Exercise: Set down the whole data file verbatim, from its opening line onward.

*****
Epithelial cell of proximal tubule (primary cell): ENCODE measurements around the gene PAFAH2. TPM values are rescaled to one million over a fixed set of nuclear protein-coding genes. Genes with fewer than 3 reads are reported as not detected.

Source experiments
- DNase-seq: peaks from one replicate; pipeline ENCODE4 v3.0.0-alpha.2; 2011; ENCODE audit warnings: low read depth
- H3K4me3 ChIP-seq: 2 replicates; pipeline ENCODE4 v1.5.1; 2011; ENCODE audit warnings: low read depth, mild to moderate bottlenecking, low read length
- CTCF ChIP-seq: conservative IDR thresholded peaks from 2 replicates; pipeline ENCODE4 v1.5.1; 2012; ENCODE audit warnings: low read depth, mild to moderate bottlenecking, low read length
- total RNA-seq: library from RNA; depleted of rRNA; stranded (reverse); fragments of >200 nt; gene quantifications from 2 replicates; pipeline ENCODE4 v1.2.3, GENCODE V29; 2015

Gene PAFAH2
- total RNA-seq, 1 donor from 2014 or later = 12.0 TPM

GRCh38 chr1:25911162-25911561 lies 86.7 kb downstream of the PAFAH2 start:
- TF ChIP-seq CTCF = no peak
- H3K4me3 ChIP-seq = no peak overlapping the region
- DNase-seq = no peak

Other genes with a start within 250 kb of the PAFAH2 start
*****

Epithelial cell of proximal tubule (primary cell): ENCODE measurements around the gene PAFAH2. TPM values are rescaled to one million over a fixed set of nuclear protein-coding genes. Genes with fewer than 3 reads are reported as not detected.

Source experiments
- DNase-seq: peaks from one replicate; pipeline ENCODE4 v3.0.0-alpha.2; 2011; ENCODE audit warnings: low read depth
- H3K4me3 ChIP-seq: 2 replicates; pipeline ENCODE4 v1.5.1; 2011; ENCODE audit warnings: low read depth, mild to moderate bottlenecking, low read length
- CTCF ChIP-seq: conservative IDR thresholded peaks from 2 replicates; pipeline ENCODE4 v1.5.1; 2012; ENCODE audit warnings: low read depth, mild to moderate bottlenecking, low read length
- total RNA-seq: library from RNA; depleted of rRNA; stranded (reverse); fragments of >200 nt; gene quantifications from 2 replicates; pipeline ENCODE4 v1.2.3, GENCODE V29; 2015

Gene PAFAH2
- total RNA-seq, 1 donor from 2014 or later = 12.0 TPM

GRCh38 chr1:25911162-25911561 lies 86.7 kb downstream of the PAFAH2 start:
- TF ChIP-seq CTCF = no peak
- H3K4me3 ChIP-seq = no peak overlapping the region
- DNase-seq = no peak

Other genes with a start within 250 kb of the PAFAH2 start